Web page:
I guess I will just have to be brave and ask too. I am like Eeyore too and hate to be a bother.

        • Tamar

          For what it’s worth, I have not had a bad experience yet. I’ve had over-the-top good (like the chef that made up a meal without gluten), pretty darn good (when someone subs you a plate for toast, free of charge), and just good (they let me know what was gluten free and what wasn’t, either before or after checking with the chef).

          Dealing with sensitivities/allergies is probably something most restaurants are used to, and everyone seems like they genuinely want to be accommodating.

          Good luck! I’m sure it all seems pretty overwhelming right now. (I seriously ugly-cried when I realized I’d never have another Krispy Kreme.) But you’ll grow used to it, and it’ll just become second nature.

          • Tamar

            *fruit plate, not just a plate. ;)

          • We went to a fancy place in Vegas (Aureole, if anyone is curious) for a tasting menu for our honeymoon, and it was really amazing how well they accommodated my husbands allergies (milk, fish, peanut) down to making the sauces from scratch and changing his dessert. It was really awesome.

        • I’m the same way: I will try to order the easiest thing on the menu to deal with my condiment pickiness, I almost never send food back or complain, et cetera. However, this is a non-issue when it comes to asking about my husband’s food allergies. When it comes to your health, it’s really important to not think of it as a bother.

        • Margaret

          Totally late to this thread but I have to say this as a server, please, please, please tell your server about any food allergies up front. We are always happy to help out and keep you from getting sick. What we do not like is finding out after the order is in and food is already started. Or worse, when you realize it’s got whatever you are allergic to all over it and you send it back and then your dining experience is ruined because everyone else has already eaten by the time you get your food. We seriously want people to be happy and enjoy their meal. Please don’t make it harder by guessing about what is safe. All of the ingredients are not on the menu and you are certainly not bothering us by asking upfront. Also, a lot of restaurants have separate menus for gluten free.

    • Jenny

      One of my good friends is gluten free and we usually stuck to eating at mexican/asian places because she could almost always find something- corn tortillas sub easy and sweet and sour sauce/ other non soy sauces. Also “nice” restaurants tend to be easy- meat, potato/rice, veggie. Also lots of places are doing gluten free now, so it’s been easier. If you have a Mellow Mushroom pizza chain around they have gluten free crusts, as do a lot of other “upscale” pizza joints.

    • Rebecca

      When you start missing bread, King Arthur Flour has a ton of gluten free recipes and mixes (and a hotline and an email contact if you need help with baking). I’ve never had one of their recipes fail me (well, except that time I forgot the salt in my bread…but that would be user error)

    • The Family Jules

      I have a gluten/wheat sensitivity so I feel your pain. If there are Indian food places around you that is always an option.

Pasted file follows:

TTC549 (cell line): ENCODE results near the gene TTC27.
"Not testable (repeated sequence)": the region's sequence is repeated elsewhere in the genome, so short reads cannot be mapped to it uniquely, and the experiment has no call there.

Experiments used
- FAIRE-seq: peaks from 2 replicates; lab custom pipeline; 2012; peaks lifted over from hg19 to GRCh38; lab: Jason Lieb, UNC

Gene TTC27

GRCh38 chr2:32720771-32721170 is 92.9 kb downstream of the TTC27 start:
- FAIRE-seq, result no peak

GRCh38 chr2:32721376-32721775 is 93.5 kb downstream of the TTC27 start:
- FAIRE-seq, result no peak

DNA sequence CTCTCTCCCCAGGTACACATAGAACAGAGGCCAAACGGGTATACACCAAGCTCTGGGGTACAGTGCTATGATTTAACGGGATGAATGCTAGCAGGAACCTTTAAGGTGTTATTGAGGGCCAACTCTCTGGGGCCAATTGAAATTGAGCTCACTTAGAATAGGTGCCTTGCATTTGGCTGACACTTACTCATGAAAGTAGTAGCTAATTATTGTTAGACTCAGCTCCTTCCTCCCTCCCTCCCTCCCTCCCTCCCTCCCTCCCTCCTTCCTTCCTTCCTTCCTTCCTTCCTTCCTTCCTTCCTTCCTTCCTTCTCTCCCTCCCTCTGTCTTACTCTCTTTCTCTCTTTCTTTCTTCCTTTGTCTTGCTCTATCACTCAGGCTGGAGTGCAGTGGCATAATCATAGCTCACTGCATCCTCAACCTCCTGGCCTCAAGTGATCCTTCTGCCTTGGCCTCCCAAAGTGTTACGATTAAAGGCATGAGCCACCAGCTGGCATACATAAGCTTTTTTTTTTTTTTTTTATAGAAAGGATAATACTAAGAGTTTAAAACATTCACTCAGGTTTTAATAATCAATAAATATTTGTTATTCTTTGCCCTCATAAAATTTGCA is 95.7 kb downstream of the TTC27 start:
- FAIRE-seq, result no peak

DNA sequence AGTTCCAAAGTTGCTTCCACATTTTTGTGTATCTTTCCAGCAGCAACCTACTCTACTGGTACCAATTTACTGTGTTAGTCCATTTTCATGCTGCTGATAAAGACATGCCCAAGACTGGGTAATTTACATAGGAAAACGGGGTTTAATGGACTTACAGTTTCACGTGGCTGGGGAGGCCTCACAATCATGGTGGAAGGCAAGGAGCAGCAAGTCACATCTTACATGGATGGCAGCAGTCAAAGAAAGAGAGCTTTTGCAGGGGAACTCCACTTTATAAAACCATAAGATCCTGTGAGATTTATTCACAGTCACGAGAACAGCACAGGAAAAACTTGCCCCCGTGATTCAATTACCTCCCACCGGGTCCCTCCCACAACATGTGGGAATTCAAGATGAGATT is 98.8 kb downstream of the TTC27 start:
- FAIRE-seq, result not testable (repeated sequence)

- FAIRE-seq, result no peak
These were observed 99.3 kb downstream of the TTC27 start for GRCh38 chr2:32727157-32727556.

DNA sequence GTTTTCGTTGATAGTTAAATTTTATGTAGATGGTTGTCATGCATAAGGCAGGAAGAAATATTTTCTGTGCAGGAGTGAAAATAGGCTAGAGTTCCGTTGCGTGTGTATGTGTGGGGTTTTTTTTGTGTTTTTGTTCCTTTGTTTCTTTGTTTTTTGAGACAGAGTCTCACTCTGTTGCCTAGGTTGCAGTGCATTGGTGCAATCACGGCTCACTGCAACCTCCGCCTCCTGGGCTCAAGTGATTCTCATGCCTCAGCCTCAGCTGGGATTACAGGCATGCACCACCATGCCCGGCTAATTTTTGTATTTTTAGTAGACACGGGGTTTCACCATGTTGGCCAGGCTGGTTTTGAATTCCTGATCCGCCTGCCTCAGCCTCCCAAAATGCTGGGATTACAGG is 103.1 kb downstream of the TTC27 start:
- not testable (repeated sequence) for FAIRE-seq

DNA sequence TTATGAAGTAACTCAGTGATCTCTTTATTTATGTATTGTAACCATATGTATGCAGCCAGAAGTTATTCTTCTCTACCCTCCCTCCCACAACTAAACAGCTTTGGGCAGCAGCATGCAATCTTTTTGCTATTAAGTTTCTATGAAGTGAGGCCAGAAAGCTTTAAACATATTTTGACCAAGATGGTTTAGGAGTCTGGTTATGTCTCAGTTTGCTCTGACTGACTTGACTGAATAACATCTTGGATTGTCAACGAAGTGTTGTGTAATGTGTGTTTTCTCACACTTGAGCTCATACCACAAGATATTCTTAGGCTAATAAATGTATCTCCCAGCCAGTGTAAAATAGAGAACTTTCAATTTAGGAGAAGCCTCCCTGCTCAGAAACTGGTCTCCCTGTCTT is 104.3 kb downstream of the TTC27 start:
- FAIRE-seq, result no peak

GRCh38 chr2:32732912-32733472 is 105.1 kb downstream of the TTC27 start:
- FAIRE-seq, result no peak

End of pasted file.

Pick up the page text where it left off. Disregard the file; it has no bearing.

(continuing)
And for at home use, Bisquick has a gluten free version! They make it in a special gluten free factory and it is pretty good. Also King Arthur has a ton of stuff.

      http://www.schar.com/us/ <– This company has so many delicious gluten free goodies. Their chocolate hazelnut bars are divine.

    • My sister uses Lacke flour, not sure if that is available stateside though. Makes a good pizza. Also meringue, rice crumbs (often available boxed/bagged) as opposed to breadcrumbs, and lots of rice and potato as starches. If you have no other intolerances lots of fruit and veggies (my sister has 3 other major group intorerences on top of celiac so she eats mostly steak, chicken breast, rice, potatoes and apples).

    • Oh, and I know I commented earlier, but I felt I had to add: cooking, once you figure out where stuff is hiding, isn’t too hard. Just focus on recipes using stuff that’s normally GF-rice, quinoa, potatoes, meats, beans, fruits, veggies. Focusing on things you CAN eat, rather than what you cannot, makes cooking easier and less stressful. Indian and East Asian recipes are particularly celiac friendly, as are things like stuffed peppers, polenta, and risotto. Your grocery bill will thank you as gluten free versions of gluteny items tend to be pricy. Husband’s dad has celiac so we’ve gotten very used to cooking for him, plus husband has food allergies and we have lots of friends who are veg or on medical diets. It’s gotten to the point where when we’re hosting people with different food needs we see it as a fun challenge!

    • Rebekah


      Her new book is hilarious and even though I am not gluten intolerant or a celiac, I want to try some recipes.

      Good luck!

  • Laura Lee

    Hi ladies! This was my first week back at work after our honeymoon last week and getting MARRIED 13 days ago. I’m married you guys, and it’s awesome. The wedding was beautiful and full of joy. There was plenty of stressing out and craziness the day before, but with the help of some amazing friends and family we got everything done and it went off beautifully. I’m so thankful to have found APW during my planning because I learned so many things that helped get me through the weekend of the wedding.